“And we found if we chemically induced Parkinson’s disease in rats and mice that had a genetic deficiency in DMT1, that those animals had considerable resistance to induction of the animal models,” Michael Garrick says.
That paper has been cited frequently, but recognition in terms of how to apply it to Parkinson’s disease has been limited because many scientists believe the degeneration starts in the mitochondria, Garrick notes.
“We were kind of stuck because at that time knowledge of how iron got into the mitochondria was limited,” he says. “Now we are very excited to find that DMT1 is part of the reason why iron can get into the mitochondria because it now connects to our work in 2008.”
“We now see a more complete picture because it may come back to the idea that handling iron in particular regions of the brain — even at the mitochondrial level — is dependent on DMT1.”
Clinical trials are currently underway in Australia, using the same kind of chelation approach to treat Alzheimer’s disease.
Garrick’s most recent research collaboration resulted from a bit of synchronicity.
He was working with Jerome A. Roth, PhD, professor emeritus of pharmacology and toxicology, who was investigating the idea that manganese uptake could be an indicator for the protein called parkin.
When this protein gene is mutated, people are at higher risk for Parkinson’s disease.
“So Dr. Roth and I worked together and found that parkin, which is involved in making proteins in the mitochondria turn over, did target a form of DMT1, so I’m thinking that DMT1 somehow gets to the mitochondria.”
At that same time, Andrew Ghio, MD, of the EPA contacted Garrick, noting he had been isolating mitochondria and was finding DMT1 to be a very persistent contaminant.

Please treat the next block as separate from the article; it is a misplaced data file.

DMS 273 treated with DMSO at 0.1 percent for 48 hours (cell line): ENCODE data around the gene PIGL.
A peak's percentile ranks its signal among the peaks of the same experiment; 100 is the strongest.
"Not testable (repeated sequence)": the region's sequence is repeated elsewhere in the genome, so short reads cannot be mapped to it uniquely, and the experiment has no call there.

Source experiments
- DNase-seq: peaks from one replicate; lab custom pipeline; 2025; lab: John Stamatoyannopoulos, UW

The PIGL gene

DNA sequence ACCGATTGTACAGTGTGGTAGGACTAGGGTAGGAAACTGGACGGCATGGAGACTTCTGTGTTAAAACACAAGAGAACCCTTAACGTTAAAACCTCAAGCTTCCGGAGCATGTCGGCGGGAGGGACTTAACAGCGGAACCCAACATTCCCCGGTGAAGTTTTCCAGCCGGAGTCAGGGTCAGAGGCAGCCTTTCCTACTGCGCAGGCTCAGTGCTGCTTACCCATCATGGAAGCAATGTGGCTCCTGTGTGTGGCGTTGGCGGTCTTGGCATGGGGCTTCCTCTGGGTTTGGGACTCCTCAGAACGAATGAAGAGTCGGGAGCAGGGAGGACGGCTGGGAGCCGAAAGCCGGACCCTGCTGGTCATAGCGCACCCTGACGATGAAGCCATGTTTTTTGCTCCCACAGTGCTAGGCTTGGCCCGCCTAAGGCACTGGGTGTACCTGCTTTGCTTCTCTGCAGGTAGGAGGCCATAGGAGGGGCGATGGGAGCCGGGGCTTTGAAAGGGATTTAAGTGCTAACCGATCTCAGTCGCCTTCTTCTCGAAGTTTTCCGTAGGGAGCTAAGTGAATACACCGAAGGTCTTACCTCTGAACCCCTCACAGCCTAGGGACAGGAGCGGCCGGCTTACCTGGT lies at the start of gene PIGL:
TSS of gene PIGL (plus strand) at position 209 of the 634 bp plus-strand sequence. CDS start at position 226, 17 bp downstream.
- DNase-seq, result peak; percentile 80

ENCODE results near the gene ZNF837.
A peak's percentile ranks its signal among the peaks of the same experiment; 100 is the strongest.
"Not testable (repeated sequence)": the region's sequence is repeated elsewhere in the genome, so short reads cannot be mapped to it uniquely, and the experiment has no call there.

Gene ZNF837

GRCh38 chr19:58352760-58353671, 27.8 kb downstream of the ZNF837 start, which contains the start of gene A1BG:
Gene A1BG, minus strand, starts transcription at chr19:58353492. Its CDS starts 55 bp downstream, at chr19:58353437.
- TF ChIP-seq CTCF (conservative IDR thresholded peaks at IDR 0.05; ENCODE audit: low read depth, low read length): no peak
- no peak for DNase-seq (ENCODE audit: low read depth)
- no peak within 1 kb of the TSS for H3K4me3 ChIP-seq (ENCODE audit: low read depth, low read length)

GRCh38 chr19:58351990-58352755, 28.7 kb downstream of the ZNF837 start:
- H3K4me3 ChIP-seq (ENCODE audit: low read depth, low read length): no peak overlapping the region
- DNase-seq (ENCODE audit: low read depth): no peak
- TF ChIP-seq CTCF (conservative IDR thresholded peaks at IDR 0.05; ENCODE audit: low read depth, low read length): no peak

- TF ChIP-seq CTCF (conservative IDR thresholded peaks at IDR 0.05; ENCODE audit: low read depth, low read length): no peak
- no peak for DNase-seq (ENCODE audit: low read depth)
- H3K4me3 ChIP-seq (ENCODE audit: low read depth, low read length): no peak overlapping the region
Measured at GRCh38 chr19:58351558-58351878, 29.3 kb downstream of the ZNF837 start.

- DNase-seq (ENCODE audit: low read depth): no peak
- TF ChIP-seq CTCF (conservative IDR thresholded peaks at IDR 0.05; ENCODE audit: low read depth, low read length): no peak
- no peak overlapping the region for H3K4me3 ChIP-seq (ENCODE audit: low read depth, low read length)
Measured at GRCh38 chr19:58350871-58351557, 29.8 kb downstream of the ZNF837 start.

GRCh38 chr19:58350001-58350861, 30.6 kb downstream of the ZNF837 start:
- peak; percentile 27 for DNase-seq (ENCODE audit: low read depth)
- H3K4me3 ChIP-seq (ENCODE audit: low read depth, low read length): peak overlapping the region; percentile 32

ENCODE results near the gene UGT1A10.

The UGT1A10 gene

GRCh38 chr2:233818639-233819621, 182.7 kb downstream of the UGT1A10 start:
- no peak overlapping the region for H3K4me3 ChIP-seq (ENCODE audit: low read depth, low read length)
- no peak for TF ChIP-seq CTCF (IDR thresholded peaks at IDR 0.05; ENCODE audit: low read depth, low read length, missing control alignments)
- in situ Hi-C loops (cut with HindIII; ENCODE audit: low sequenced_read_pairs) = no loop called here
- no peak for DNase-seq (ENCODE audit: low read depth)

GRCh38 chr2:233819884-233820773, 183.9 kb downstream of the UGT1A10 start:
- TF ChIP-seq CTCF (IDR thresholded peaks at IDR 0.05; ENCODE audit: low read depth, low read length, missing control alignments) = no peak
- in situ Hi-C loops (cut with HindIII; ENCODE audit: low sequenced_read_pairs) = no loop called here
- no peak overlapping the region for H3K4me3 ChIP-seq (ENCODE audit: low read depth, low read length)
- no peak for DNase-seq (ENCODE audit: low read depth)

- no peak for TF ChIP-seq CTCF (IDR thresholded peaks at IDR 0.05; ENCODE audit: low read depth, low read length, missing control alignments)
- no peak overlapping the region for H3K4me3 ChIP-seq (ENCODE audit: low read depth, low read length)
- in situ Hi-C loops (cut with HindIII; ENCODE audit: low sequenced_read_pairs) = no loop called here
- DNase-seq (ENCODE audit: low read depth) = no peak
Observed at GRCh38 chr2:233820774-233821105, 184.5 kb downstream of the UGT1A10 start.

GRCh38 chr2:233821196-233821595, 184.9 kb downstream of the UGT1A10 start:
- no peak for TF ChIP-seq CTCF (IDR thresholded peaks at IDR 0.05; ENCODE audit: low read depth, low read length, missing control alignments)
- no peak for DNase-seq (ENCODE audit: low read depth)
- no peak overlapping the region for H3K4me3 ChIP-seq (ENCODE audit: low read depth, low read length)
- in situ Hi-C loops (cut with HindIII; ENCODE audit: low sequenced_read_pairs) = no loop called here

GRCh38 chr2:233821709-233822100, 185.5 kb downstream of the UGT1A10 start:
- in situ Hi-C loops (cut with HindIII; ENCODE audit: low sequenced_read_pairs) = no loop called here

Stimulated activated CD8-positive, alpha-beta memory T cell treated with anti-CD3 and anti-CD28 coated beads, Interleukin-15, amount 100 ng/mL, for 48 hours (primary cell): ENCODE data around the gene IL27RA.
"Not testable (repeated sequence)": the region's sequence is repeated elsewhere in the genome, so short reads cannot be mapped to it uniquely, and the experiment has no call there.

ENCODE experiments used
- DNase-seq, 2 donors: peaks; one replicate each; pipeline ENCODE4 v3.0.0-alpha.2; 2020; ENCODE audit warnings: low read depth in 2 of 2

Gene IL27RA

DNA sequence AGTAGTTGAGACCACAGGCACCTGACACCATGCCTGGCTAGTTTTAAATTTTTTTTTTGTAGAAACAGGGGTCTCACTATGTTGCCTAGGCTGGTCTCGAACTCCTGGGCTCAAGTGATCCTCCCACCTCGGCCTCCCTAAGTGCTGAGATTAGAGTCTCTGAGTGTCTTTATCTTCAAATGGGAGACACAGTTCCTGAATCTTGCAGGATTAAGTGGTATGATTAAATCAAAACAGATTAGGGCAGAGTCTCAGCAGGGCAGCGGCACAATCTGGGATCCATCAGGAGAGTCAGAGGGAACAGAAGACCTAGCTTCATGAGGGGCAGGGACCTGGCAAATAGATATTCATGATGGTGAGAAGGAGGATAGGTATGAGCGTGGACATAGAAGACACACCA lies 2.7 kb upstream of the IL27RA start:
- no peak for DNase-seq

Garrick was also contacted by Frank Thévenod, MD, PhD, who was working with Natascha Wolff, PhD, at Witten/Herdecke University and had found some mitochondrial proteins that might be associated with DMT1.
“That was strange because DMT1 was not supposed to be in the mitochondria. It was supposed to be in the plasma membrane and in vesicles inside the cell called endosomes,” he says.
“I made the introductions so we could all work together because we all had come to the same idea and same point of interest at the same time,” Garrick adds.
The researchers began sharing their results and methods and published several papers that proved DMT1 was associated with mitochondria.
“Some scientists thought we were just seeing contamination of mitochondria with endosomes,” Garrick says. “But, the physiological pathway for metals with respect to endosomes is getting out, not getting in. Our data showed control of metals getting in, not getting out.”
“The reason we think this new paper is so important is that we’ve shown not only is the transporter there, we’ve shown it is working in the right way there,” he adds. “Now that we’ve shown function, we have connected stories and bridges for issues in terms of diseases like Parkinson’s.”
The Garricks were among three groups that first discovered DMT1 by studying a mutant rat known as the Belgrade rat and showing that it played an important role in iron entry into cells, plus iron exit from the endosome on its route toward the mitochondria.
“We’ve come back to a place where it turns out that DMT1 is probably going to be very important,” Michael Garrick says.
“We’ve been working on it for 20 years. We were there at the beginning and have been there ever since.”